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Both involve some 'averaging' over energies (kinetic and potential) and make some prediction about their mean values. As far as the least action principles, one could think of them as saying that the actual path is one that makes an equipartition between the two kinds of energies...

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I don't have the chops to properly evaluate it, but The virial theorem for action-governed theories looks promising. –  dfan Jul 26 '12 at 20:44

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up vote 11 down vote

As that lovely article linked by dfan says the virial theorem comes from varying the action $S[x]$ by $x\rightarrow(1+\epsilon)x$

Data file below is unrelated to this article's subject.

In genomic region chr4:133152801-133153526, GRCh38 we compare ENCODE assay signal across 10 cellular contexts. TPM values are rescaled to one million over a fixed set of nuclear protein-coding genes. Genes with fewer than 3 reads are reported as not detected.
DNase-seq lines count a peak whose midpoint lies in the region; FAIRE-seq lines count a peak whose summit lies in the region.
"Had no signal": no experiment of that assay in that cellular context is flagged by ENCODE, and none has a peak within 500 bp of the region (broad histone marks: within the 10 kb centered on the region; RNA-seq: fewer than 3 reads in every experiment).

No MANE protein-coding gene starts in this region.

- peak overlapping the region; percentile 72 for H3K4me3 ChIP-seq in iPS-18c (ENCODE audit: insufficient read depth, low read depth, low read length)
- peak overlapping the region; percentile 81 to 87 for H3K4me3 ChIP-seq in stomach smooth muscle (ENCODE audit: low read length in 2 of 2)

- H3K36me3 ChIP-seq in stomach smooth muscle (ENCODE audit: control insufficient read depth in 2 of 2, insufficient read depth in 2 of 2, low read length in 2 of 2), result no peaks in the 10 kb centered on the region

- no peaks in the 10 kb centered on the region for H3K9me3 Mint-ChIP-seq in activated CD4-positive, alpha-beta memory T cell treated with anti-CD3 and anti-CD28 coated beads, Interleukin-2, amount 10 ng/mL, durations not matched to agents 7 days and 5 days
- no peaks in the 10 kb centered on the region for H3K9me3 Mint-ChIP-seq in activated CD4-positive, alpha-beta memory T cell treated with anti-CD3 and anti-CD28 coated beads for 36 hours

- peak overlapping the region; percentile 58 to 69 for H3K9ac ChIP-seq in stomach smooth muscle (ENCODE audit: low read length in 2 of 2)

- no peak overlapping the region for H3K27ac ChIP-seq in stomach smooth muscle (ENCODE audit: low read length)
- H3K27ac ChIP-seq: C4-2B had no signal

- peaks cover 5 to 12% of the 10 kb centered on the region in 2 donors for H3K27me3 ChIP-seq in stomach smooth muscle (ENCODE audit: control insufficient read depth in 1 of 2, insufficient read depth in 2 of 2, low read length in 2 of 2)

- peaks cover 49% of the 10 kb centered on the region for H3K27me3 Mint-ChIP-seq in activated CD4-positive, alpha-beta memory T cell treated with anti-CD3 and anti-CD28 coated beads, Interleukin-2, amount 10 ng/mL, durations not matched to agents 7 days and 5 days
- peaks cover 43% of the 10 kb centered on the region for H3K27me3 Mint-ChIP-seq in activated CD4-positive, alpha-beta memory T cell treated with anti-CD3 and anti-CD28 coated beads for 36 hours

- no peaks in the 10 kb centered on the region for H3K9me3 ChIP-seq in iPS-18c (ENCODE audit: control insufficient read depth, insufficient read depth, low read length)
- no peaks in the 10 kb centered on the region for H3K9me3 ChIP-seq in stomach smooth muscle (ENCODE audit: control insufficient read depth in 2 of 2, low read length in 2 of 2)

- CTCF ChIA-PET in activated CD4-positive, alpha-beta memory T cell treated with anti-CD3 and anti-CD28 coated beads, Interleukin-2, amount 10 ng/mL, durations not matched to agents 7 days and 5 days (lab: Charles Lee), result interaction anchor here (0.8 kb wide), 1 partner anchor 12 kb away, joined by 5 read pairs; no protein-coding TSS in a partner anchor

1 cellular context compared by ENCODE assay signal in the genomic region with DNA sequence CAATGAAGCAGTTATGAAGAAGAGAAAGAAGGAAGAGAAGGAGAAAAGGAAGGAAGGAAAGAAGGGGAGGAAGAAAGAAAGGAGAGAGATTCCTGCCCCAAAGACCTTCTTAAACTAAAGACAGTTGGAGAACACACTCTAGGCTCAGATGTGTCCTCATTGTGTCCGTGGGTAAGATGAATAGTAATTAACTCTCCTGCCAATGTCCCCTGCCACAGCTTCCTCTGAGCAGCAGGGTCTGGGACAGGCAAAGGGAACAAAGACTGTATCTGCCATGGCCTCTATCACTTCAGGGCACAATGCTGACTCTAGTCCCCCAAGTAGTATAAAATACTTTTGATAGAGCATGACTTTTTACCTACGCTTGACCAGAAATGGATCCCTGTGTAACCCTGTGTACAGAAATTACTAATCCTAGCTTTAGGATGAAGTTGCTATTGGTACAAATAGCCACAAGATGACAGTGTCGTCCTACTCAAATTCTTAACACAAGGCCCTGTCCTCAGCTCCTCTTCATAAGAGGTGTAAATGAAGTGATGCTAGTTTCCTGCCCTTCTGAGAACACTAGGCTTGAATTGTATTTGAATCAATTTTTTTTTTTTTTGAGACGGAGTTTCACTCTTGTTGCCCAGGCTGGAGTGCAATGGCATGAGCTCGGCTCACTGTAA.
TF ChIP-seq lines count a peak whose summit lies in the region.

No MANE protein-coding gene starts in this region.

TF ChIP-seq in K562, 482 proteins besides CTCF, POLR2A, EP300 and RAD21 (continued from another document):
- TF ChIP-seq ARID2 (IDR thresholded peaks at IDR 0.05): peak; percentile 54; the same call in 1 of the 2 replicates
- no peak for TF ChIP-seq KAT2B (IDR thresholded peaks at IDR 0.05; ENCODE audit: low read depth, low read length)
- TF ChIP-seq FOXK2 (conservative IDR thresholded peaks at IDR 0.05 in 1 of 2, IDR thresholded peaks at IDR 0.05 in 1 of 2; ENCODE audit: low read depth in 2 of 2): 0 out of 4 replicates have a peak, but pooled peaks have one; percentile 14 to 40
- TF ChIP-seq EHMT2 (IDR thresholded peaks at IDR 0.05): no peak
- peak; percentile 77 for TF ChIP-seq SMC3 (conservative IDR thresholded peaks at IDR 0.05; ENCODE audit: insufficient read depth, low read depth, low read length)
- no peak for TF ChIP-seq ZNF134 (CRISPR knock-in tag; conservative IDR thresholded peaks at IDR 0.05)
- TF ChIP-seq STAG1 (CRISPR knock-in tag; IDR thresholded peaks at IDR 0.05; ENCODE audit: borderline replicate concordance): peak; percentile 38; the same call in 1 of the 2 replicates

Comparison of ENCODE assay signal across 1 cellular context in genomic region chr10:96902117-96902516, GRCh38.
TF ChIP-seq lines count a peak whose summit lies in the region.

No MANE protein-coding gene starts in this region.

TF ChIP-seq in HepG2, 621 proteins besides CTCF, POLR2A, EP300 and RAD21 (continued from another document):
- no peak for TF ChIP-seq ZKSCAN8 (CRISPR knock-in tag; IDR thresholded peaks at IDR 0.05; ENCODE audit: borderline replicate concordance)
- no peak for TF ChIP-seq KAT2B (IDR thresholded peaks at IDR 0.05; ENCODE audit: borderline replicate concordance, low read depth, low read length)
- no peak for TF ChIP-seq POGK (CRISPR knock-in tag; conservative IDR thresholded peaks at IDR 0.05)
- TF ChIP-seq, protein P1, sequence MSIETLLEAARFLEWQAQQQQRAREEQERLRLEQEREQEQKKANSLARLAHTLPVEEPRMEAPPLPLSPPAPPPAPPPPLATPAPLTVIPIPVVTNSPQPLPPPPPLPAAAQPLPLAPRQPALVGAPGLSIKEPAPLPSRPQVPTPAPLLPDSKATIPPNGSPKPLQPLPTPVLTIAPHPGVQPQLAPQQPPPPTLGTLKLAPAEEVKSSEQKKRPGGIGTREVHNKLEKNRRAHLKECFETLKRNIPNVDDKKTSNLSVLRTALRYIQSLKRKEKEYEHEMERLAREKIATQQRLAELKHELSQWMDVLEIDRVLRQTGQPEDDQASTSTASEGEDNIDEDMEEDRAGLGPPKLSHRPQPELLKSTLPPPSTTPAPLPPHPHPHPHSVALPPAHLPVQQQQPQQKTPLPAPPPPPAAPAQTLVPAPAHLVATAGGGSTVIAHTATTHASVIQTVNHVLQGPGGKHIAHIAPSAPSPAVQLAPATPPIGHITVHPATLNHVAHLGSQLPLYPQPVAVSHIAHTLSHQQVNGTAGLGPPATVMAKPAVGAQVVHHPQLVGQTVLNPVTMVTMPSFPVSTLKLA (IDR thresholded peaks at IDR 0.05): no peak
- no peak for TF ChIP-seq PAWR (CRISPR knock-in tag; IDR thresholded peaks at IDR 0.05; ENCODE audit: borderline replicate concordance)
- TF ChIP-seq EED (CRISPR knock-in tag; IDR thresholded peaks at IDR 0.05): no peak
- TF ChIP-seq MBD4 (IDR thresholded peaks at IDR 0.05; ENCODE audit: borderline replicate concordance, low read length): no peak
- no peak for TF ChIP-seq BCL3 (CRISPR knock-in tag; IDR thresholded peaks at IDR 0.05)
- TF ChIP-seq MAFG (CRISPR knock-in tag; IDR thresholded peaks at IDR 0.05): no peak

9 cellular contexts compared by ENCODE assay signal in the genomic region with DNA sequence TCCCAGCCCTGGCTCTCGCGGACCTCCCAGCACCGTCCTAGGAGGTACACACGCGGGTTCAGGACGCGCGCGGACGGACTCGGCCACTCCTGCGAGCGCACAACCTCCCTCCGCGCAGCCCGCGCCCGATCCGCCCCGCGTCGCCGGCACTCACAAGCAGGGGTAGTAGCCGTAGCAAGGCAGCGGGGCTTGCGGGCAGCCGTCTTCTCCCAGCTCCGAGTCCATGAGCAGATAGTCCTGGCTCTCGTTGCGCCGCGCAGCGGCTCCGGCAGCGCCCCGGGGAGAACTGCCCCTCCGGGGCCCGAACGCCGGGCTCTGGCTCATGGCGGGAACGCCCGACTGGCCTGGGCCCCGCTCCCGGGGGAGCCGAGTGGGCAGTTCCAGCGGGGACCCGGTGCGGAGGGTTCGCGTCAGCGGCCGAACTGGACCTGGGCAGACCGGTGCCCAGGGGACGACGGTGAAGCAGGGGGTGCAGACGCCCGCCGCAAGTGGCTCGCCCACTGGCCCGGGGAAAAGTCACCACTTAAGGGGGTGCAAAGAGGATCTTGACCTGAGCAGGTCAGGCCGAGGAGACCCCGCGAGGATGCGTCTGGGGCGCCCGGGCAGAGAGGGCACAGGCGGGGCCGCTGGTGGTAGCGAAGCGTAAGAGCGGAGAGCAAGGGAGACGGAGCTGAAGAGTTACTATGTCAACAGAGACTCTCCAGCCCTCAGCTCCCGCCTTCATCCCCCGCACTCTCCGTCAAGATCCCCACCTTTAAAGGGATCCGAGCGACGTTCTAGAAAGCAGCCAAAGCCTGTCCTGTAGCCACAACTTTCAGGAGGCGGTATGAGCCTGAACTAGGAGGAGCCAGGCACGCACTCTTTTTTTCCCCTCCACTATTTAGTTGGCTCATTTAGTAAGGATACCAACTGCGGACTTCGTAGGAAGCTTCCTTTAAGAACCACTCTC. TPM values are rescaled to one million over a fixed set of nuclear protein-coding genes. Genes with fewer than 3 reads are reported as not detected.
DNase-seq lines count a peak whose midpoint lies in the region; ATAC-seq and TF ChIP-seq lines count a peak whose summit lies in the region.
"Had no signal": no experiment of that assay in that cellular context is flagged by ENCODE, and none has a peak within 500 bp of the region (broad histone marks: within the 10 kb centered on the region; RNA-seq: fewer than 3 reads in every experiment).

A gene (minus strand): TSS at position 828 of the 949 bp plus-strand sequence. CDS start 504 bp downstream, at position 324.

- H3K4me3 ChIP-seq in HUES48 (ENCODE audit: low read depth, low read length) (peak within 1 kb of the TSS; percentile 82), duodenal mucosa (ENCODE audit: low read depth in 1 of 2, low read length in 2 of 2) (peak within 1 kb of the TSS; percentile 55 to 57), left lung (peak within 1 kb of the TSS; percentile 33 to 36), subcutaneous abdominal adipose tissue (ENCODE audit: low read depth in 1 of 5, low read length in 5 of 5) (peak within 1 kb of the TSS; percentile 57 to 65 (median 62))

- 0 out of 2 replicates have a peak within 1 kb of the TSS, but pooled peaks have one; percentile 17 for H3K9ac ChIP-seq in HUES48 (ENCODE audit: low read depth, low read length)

$$\frac{1}{T}\delta S = \frac{1}{T}\epsilon\int_{0}^{T} dt\{m\dot{x}^2 -x\frac{\partial V}{\partial x}\}$$

This is a variation of the action and therefore must vanish up to some boundary terms if $x$ is a solution of the equations of the motion. But the equation $\delta S=0$ is just the virial theorem:

$$2\langle T\rangle = \langle x\cdot F\rangle$$

where the angle brackets mean time average.

The only remaining issue is neglect of the boundary terms. This enforces the condition on the virial theorem that the motion be bounded and that I take a long enough time average. If both of these conditions are true, then I can take $T\rightarrow \infty$. Since everything is bounded the boundary terms remain finite as $T\rightarrow \infty$ and therefore there contribution to $\frac{\delta s}{T}$ goes to zero. Leaving us with the virial theorem.

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